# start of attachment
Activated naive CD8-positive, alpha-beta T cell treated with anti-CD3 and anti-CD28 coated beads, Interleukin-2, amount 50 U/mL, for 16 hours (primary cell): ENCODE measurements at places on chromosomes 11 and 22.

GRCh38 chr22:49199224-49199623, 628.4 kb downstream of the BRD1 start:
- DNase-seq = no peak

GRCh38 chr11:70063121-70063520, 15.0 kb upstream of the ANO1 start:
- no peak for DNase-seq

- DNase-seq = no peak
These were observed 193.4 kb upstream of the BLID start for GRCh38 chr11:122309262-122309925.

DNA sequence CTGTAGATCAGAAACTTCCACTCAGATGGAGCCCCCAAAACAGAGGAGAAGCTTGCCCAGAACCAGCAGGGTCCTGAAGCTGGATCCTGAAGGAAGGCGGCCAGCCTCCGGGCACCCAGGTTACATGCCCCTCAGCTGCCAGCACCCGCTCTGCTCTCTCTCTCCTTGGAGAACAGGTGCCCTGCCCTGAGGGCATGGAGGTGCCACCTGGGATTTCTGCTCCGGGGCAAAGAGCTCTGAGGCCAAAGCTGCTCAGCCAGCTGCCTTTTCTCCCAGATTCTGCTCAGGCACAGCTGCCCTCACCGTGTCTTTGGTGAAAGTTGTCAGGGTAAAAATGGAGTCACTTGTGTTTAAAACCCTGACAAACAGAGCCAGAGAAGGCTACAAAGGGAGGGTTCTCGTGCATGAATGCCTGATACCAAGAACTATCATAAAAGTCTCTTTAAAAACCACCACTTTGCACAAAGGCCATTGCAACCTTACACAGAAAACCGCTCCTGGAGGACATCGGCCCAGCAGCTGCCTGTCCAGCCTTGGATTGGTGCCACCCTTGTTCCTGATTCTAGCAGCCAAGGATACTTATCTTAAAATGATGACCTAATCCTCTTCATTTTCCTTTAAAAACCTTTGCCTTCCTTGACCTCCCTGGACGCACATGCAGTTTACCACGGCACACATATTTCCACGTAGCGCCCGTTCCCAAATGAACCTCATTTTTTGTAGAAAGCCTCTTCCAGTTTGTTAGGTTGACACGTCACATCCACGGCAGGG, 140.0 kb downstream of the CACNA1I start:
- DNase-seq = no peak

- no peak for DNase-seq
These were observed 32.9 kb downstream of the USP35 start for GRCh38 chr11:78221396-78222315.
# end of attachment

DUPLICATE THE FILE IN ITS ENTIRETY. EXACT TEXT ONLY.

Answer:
Activated naive CD8-positive, alpha-beta T cell treated with anti-CD3 and anti-CD28 coated beads, Interleukin-2, amount 50 U/mL, for 16 hours (primary cell): ENCODE measurements at places on chromosomes 11 and 22.

GRCh38 chr22:49199224-49199623, 628.4 kb downstream of the BRD1 start:
- DNase-seq = no peak

GRCh38 chr11:70063121-70063520, 15.0 kb upstream of the ANO1 start:
- no peak for DNase-seq

- DNase-seq = no peak
These were observed 193.4 kb upstream of the BLID start for GRCh38 chr11:122309262-122309925.

DNA sequence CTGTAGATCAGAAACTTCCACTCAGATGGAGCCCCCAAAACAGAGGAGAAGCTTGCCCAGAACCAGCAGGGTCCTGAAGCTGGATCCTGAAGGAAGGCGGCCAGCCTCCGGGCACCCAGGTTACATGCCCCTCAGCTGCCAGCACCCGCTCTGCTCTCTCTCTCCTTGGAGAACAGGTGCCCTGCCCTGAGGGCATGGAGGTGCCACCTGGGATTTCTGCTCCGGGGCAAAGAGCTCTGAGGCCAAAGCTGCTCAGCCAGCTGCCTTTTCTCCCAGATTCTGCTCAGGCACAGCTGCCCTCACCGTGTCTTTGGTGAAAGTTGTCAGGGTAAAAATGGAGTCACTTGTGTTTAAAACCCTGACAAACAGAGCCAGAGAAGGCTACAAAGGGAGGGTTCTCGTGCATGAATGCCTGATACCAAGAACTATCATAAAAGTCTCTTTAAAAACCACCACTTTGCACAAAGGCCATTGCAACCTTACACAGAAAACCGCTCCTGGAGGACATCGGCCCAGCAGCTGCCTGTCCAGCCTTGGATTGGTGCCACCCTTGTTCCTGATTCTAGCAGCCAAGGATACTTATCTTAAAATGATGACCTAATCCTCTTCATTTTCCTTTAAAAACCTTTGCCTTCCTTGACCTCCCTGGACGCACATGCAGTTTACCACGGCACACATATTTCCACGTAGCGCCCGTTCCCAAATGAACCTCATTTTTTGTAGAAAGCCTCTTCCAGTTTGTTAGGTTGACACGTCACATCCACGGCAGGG, 140.0 kb downstream of the CACNA1I start:
- DNase-seq = no peak

- no peak for DNase-seq
These were observed 32.9 kb downstream of the USP35 start for GRCh38 chr11:78221396-78222315.